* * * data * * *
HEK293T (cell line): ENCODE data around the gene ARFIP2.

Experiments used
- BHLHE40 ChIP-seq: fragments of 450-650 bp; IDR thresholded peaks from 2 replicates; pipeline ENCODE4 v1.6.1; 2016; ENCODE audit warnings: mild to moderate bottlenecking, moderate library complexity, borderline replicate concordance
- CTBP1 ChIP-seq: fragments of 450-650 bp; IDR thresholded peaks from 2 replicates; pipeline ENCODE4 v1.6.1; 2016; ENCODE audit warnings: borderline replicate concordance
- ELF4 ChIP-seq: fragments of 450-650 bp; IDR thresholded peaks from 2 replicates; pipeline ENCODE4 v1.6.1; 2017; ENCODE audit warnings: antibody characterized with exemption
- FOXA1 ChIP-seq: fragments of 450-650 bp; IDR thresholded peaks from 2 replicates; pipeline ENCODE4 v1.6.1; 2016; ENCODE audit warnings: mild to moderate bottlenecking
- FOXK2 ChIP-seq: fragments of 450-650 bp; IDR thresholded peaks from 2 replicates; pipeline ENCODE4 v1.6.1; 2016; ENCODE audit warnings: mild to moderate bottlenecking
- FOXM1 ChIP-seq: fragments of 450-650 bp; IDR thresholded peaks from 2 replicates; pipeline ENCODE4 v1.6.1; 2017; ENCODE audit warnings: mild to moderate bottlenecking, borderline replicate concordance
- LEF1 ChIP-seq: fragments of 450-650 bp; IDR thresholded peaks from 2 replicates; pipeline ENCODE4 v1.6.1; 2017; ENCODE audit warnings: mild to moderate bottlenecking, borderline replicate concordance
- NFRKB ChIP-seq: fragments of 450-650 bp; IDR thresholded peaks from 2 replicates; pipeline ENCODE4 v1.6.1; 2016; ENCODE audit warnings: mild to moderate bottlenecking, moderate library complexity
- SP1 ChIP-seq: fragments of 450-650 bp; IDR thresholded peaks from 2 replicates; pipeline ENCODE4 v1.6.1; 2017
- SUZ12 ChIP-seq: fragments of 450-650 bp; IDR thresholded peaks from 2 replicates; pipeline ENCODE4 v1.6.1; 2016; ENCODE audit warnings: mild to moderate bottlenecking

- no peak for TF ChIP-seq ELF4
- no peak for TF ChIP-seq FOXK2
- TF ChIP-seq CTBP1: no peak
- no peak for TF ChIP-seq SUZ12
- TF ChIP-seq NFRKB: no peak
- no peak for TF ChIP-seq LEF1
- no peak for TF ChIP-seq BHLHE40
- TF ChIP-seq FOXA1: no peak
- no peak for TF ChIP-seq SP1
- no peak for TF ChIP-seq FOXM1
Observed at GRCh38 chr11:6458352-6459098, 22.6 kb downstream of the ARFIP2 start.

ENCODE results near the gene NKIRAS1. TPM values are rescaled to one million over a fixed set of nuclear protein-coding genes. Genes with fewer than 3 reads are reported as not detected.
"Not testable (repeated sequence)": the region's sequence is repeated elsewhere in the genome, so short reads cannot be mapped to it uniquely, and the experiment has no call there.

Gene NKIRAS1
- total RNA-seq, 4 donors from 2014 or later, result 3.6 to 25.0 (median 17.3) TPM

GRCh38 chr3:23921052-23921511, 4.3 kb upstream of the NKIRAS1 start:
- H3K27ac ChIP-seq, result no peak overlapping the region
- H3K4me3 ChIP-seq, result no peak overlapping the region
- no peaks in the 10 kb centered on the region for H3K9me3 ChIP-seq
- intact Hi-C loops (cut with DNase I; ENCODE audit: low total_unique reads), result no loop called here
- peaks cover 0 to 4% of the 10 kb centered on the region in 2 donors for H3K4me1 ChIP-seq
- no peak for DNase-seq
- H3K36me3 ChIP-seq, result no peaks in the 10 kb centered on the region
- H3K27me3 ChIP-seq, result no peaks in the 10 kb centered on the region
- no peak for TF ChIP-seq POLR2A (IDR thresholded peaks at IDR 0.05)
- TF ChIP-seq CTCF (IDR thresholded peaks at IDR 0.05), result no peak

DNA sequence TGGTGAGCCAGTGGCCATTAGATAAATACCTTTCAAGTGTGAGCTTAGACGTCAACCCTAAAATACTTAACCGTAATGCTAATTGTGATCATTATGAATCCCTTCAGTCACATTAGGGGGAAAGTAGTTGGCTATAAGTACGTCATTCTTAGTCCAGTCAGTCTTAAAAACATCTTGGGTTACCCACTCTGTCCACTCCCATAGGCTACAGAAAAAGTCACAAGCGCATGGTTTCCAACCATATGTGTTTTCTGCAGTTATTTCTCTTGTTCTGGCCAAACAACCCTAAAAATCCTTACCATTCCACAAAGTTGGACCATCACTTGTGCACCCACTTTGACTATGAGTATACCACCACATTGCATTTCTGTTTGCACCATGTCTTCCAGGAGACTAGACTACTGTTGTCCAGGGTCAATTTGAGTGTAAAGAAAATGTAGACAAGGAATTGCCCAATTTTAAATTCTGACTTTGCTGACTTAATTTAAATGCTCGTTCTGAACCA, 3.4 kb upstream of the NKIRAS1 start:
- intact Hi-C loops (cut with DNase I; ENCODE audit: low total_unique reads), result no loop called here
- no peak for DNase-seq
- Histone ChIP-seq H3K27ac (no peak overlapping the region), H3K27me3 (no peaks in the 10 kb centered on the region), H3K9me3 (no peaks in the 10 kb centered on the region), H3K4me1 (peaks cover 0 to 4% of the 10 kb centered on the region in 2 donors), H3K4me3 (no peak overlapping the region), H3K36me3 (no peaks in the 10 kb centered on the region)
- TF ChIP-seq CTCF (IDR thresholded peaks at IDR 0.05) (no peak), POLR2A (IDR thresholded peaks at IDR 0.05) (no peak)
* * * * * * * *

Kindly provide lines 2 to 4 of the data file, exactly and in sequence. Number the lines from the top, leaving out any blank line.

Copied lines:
Experiments used
- BHLHE40 ChIP-seq: fragments of 450-650 bp; IDR thresholded peaks from 2 replicates; pipeline ENCODE4 v1.6.1; 2016; ENCODE audit warnings: mild to moderate bottlenecking, moderate library complexity, borderline replicate concordance
- CTBP1 ChIP-seq: fragments of 450-650 bp; IDR thresholded peaks from 2 replicates; pipeline ENCODE4 v1.6.1; 2016; ENCODE audit warnings: borderline replicate concordance